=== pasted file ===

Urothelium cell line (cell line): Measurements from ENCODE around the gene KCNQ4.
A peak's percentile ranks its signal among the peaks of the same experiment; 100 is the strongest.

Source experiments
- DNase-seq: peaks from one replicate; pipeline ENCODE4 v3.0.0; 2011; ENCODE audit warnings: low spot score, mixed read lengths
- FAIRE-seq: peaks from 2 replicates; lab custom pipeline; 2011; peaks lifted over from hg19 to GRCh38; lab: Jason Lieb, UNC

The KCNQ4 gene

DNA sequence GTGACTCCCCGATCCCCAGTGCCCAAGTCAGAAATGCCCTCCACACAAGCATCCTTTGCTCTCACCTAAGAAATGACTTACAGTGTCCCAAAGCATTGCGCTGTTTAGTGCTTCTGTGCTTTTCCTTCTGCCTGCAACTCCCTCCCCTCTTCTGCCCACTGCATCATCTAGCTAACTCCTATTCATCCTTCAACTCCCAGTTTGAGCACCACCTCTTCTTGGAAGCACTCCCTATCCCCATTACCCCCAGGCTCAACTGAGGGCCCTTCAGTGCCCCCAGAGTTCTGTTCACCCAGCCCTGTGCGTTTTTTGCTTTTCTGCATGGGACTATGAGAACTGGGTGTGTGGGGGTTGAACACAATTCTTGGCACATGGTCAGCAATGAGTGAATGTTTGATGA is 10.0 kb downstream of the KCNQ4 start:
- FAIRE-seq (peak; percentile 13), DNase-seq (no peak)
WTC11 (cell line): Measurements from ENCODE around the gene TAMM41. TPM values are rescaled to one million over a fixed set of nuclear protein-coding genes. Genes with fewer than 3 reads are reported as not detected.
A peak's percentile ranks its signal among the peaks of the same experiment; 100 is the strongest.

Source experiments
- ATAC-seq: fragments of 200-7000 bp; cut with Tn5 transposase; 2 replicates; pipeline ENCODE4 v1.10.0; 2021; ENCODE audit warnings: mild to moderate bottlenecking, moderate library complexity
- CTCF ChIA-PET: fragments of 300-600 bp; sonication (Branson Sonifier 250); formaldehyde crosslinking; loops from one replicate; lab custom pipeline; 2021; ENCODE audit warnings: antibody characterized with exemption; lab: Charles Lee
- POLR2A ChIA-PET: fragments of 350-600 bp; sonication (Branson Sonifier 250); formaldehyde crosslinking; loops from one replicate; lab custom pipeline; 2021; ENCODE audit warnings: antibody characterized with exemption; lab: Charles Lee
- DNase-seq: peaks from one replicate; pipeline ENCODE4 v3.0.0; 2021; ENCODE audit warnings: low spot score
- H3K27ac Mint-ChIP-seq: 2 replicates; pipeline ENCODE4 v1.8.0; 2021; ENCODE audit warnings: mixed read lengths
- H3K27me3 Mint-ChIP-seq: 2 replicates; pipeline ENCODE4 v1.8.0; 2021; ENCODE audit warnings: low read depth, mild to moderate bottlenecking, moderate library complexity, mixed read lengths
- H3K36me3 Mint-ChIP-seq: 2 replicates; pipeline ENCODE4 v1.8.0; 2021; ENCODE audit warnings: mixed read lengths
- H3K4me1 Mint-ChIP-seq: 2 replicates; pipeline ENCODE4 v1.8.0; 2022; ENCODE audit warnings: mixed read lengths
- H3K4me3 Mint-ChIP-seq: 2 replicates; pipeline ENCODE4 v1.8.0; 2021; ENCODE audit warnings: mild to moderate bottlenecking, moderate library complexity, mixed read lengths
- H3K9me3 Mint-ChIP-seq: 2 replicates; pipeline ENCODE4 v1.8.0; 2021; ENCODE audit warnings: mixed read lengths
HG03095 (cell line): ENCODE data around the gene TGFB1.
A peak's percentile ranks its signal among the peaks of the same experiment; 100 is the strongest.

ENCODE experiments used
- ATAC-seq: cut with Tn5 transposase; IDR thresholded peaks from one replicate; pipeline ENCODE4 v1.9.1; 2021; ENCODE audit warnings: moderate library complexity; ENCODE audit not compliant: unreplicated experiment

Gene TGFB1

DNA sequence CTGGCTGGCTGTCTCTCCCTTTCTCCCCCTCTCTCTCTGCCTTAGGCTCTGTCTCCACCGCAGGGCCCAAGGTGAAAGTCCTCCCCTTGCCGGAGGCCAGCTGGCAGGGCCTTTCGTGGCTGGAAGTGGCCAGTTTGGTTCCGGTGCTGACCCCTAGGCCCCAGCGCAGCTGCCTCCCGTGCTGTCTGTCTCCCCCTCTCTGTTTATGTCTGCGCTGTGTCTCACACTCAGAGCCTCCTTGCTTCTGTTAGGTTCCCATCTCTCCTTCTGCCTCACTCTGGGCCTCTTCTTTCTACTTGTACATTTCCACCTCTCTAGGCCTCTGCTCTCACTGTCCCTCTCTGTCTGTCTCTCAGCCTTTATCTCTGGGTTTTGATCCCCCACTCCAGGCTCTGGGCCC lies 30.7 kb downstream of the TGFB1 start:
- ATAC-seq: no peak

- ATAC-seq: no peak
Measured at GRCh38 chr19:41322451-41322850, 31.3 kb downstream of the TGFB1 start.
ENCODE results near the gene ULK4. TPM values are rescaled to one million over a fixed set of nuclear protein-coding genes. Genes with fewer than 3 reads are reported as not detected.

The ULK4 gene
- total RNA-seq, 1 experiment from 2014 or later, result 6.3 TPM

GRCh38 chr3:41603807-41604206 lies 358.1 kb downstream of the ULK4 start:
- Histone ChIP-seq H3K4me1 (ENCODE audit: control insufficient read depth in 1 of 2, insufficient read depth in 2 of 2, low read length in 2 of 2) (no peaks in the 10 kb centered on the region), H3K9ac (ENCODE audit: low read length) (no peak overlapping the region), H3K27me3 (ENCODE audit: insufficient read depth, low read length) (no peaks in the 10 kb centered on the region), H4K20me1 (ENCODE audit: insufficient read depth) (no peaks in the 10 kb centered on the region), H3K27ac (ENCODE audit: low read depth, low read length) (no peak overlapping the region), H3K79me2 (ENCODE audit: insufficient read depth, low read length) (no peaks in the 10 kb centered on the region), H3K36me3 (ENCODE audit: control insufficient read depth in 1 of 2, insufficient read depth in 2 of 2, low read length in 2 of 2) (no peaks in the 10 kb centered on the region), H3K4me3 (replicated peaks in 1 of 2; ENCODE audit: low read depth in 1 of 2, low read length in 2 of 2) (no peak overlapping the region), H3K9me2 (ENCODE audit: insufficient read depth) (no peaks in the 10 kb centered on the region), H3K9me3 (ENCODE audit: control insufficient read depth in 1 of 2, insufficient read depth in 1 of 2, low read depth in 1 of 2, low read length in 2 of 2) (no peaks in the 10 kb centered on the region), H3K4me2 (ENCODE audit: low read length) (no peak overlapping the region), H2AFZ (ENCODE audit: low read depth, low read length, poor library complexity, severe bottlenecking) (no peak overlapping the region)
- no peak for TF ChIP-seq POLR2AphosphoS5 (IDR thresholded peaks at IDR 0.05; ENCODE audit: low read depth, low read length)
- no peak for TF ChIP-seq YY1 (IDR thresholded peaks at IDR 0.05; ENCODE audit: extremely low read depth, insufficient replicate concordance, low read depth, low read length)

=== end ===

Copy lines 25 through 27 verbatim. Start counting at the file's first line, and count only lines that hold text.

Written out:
- ATAC-seq: cut with Tn5 transposase; IDR thresholded peaks from one replicate; pipeline ENCODE4 v1.9.1; 2021; ENCODE audit warnings: moderate library complexity; ENCODE audit not compliant: unreplicated experiment

Gene TGFB1

DNA sequence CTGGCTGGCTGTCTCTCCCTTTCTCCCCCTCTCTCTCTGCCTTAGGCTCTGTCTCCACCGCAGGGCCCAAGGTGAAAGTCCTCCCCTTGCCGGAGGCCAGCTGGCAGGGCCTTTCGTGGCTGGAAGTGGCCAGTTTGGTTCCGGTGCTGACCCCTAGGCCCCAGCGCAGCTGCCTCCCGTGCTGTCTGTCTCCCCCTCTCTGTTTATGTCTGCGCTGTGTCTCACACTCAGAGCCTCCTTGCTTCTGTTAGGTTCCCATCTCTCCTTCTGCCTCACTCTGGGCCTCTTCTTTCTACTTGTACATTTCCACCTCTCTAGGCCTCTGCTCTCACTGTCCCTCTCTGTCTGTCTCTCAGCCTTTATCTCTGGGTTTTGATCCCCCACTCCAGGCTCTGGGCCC lies 30.7 kb downstream of the TGFB1 start: